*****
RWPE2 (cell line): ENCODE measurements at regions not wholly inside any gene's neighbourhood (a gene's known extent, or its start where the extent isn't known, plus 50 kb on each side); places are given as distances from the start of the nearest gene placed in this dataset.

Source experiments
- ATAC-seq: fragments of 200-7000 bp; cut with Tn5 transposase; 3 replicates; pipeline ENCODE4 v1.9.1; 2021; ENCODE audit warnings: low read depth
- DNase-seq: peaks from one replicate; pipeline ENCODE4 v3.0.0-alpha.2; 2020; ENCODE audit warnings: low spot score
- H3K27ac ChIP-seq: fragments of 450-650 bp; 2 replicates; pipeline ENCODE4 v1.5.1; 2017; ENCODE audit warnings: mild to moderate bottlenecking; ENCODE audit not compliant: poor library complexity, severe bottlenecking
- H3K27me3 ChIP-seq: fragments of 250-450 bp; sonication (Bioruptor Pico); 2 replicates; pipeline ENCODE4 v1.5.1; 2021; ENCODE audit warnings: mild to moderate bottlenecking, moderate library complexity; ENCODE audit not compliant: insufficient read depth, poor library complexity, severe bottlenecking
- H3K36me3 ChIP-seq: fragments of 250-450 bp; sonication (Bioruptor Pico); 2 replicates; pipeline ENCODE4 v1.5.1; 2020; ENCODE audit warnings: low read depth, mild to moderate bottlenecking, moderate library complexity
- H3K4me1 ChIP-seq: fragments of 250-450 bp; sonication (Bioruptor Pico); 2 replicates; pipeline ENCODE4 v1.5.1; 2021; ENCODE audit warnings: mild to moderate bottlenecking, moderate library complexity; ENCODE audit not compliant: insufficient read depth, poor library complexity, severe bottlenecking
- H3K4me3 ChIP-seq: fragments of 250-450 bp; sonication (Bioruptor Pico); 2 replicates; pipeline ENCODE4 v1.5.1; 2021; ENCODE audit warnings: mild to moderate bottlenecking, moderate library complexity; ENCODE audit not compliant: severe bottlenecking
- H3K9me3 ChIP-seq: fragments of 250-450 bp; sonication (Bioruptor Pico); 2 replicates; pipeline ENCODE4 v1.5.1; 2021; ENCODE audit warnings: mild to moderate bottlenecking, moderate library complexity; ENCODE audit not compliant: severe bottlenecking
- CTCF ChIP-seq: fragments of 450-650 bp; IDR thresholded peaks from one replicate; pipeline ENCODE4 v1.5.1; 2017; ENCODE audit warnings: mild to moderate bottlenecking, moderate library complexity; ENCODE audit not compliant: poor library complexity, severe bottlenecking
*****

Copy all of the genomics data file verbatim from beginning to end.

RWPE2 (cell line): ENCODE measurements at regions not wholly inside any gene's neighbourhood (a gene's known extent, or its start where the extent isn't known, plus 50 kb on each side); places are given as distances from the start of the nearest gene placed in this dataset.

Source experiments
- ATAC-seq: fragments of 200-7000 bp; cut with Tn5 transposase; 3 replicates; pipeline ENCODE4 v1.9.1; 2021; ENCODE audit warnings: low read depth
- DNase-seq: peaks from one replicate; pipeline ENCODE4 v3.0.0-alpha.2; 2020; ENCODE audit warnings: low spot score
- H3K27ac ChIP-seq: fragments of 450-650 bp; 2 replicates; pipeline ENCODE4 v1.5.1; 2017; ENCODE audit warnings: mild to moderate bottlenecking; ENCODE audit not compliant: poor library complexity, severe bottlenecking
- H3K27me3 ChIP-seq: fragments of 250-450 bp; sonication (Bioruptor Pico); 2 replicates; pipeline ENCODE4 v1.5.1; 2021; ENCODE audit warnings: mild to moderate bottlenecking, moderate library complexity; ENCODE audit not compliant: insufficient read depth, poor library complexity, severe bottlenecking
- H3K36me3 ChIP-seq: fragments of 250-450 bp; sonication (Bioruptor Pico); 2 replicates; pipeline ENCODE4 v1.5.1; 2020; ENCODE audit warnings: low read depth, mild to moderate bottlenecking, moderate library complexity
- H3K4me1 ChIP-seq: fragments of 250-450 bp; sonication (Bioruptor Pico); 2 replicates; pipeline ENCODE4 v1.5.1; 2021; ENCODE audit warnings: mild to moderate bottlenecking, moderate library complexity; ENCODE audit not compliant: insufficient read depth, poor library complexity, severe bottlenecking
- H3K4me3 ChIP-seq: fragments of 250-450 bp; sonication (Bioruptor Pico); 2 replicates; pipeline ENCODE4 v1.5.1; 2021; ENCODE audit warnings: mild to moderate bottlenecking, moderate library complexity; ENCODE audit not compliant: severe bottlenecking
- H3K9me3 ChIP-seq: fragments of 250-450 bp; sonication (Bioruptor Pico); 2 replicates; pipeline ENCODE4 v1.5.1; 2021; ENCODE audit warnings: mild to moderate bottlenecking, moderate library complexity; ENCODE audit not compliant: severe bottlenecking
- CTCF ChIP-seq: fragments of 450-650 bp; IDR thresholded peaks from one replicate; pipeline ENCODE4 v1.5.1; 2017; ENCODE audit warnings: mild to moderate bottlenecking, moderate library complexity; ENCODE audit not compliant: poor library complexity, severe bottlenecking